Could George Thorogood and the Destroyers’ 1982 hit “Bad to the Bone,” a classic song about being a badass to the core, actually be about the virtues of remaining uncircumcised?
According to the online “intactivist” community, the song has a hidden pro-foreskin message — and we’ve all been too cocky to realize it.
Consider the lyrics:
The nurses all gathered ’round
And they gazed in wide wonder
At the joy they had found
The head nurse spoke up
Said “leave this one alone”
She could tell right away
That I was bad to the bone
Why, pro-foreskin activists wonder, would nurses tell the doctor to “leave this one alone” other than to protect his uncut penis?
Some listeners have even listed the song in “pro-intact” playlists on YouTube — turning the track into something of a foreskin anthem.
Anti-circumcision activist Anthony Losquadro argues that Thorogood “could be writing about how women ‘in the know’ love foreskin. … This baby is going to grow up and be such a terrific lover/stud/Casanova it would be best to leave him as nature intended him to be. Altering his natural body would be a loss to women the world over.”
So what is this song actually about? Is it simply that our hero was a delinquent through and through? Or was he born with a dick so beautiful that nurses vowed to protect it at all costs?
Alan Cross: It’s an interesting hypothesis, one that I’d never considered before. I’d always thought George was talking about being recognized as an irredeemably bad seed from the moment he was born.
Chris Swain: So is a circumcision to the penis the source of his “badness to his bone”? I’m certain George just loves the idea of people’s interest in the character’s anatomy — and as avatar for the writer/performer his own organ — as source of rigorous debate.
Cross: Then again, why would the head nurse order that they “leave this one alone”? Wouldn’t that be a violation of some aspect of the Hippocratic Oath? Might she instead be making another kind of judgment?
Swain: The opening stanza suggests the nurses in that particular pediatric ward are thoroughly impressed with the manhood of a special newborn, which in turn causes their supervisor to declare the organ as perfection, not requiring any change whatsoever. Who would argue with perfection?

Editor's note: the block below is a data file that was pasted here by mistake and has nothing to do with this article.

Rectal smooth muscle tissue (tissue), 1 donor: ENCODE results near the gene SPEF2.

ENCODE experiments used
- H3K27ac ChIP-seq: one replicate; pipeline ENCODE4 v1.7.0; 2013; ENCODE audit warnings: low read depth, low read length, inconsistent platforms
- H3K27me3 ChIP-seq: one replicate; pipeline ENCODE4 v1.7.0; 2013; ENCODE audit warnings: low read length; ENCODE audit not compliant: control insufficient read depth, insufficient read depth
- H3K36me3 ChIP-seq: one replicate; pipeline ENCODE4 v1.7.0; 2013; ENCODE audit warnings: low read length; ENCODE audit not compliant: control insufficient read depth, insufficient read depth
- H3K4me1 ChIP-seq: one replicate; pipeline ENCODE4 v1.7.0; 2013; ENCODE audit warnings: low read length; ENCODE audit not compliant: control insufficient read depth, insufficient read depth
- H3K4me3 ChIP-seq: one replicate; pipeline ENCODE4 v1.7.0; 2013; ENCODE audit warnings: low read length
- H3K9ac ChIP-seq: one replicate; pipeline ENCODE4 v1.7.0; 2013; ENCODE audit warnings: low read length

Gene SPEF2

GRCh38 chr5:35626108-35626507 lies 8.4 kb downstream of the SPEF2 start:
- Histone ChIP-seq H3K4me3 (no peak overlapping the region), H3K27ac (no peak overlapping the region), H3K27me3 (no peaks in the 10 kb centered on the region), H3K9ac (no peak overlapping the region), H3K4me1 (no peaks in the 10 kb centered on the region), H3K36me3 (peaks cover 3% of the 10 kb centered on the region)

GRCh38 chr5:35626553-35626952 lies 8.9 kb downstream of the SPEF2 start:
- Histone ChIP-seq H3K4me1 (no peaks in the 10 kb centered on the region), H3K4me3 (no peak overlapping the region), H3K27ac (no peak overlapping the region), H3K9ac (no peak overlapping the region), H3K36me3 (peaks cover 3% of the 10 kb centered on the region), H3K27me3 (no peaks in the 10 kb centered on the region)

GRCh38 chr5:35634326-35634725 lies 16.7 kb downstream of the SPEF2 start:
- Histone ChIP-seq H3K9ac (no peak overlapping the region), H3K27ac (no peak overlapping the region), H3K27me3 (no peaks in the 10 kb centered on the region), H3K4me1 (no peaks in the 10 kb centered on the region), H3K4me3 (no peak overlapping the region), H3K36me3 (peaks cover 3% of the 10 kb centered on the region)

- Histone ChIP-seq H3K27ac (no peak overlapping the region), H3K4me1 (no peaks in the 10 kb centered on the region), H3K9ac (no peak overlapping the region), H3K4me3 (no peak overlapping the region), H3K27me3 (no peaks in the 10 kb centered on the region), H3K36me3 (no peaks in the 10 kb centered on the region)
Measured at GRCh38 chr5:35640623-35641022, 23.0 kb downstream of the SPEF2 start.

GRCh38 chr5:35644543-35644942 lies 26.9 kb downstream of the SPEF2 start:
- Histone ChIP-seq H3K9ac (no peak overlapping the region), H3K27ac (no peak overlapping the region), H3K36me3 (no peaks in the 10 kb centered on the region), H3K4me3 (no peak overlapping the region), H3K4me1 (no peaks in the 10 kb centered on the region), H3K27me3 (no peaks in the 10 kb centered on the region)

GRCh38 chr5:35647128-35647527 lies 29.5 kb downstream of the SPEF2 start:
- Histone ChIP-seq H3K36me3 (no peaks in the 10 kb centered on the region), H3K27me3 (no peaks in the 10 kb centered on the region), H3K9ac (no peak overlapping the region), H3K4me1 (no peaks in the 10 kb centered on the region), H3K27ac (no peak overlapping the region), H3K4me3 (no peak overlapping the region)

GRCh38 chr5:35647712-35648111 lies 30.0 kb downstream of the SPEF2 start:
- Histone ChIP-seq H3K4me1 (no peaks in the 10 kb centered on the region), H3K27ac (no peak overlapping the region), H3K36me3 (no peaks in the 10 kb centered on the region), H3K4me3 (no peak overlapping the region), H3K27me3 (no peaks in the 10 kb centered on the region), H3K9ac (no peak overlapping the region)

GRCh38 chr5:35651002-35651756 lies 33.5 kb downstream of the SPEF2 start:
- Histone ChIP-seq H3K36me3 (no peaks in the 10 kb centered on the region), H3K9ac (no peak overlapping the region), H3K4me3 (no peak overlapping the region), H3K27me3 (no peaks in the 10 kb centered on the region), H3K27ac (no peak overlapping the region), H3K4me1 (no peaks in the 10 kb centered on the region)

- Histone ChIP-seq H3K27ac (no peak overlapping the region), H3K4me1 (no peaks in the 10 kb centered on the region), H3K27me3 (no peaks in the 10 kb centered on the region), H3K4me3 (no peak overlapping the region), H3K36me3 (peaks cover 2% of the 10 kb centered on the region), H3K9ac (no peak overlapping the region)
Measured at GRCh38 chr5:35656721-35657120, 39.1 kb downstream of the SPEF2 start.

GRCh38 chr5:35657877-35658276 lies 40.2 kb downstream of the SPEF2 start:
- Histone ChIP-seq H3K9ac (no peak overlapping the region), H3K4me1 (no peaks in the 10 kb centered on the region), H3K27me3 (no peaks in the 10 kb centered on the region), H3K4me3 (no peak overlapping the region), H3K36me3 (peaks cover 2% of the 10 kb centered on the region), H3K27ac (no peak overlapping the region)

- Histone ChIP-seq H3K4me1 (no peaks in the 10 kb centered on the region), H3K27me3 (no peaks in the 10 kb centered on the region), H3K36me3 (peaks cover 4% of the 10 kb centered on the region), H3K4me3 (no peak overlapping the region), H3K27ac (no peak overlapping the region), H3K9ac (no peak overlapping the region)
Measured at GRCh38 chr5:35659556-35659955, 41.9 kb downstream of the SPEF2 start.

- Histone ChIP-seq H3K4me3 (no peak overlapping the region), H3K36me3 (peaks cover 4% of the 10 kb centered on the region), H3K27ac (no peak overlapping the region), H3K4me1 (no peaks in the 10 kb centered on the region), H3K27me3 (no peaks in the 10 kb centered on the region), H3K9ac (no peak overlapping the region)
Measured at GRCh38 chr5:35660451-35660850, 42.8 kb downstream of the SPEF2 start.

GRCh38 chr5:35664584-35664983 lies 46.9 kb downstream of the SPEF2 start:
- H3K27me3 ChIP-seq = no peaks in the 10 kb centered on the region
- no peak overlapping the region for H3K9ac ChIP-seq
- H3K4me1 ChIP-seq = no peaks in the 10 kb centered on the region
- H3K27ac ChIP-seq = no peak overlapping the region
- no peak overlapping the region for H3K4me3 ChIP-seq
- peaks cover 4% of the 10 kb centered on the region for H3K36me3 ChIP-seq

Cross: There’s no evidence that George had this idea in mind when he wrote this. The music video features him in a heated game of pool with Bo Diddley.
Swain: Having pored over the sacred text with this new insight, I agree with the argument and can believe his “bone” is not circumcised, but would add that more importantly, it is, in fact, well-endowed. This seems to me to be the more obvious impression and central point. So I think the point of a large member was really the message he was going for more so than if he (metaphorically) was under the knife of a local mohel! [Editor’s note: If the nurse — and not the mohel — is making the call on whether or not to circumcise, perhaps the baby isn’t Jewish.]
Cross: This is the beauty of lyrical interpretations. If you can imagine the words meaning that, then they must be true — at least in some universe.
Swain: The other three stanzas appear to spend their poetry on suggesting his ability to impress all with his bone and its badness, whether they be kings, queens, rich, good or old. So if pressed, I suggest [he has] a natural penis but of perfect proportion. The organ then goes on to impress all the rest of the characters in the song. Purely speculation, but I doubt George has given it much thought.
Perhaps we can glean more from the lyrics if we had more insight into Thorogood’s imagined operating room — specifically where a nurse might say the words “leave this one alone.” I ran the lyrics by Dr. Marc Leavey, retired family doctor, and Dr. Alex Shteynshlyuger, Director of Urology at New York Urology Specialists.
Dr. Marc Leavey: While any nurse or other health care professional certainly can (and do) express an opinion about health or medical matters, it is up to the physician to act on the issue as he or she sees fit, based on best medical practice.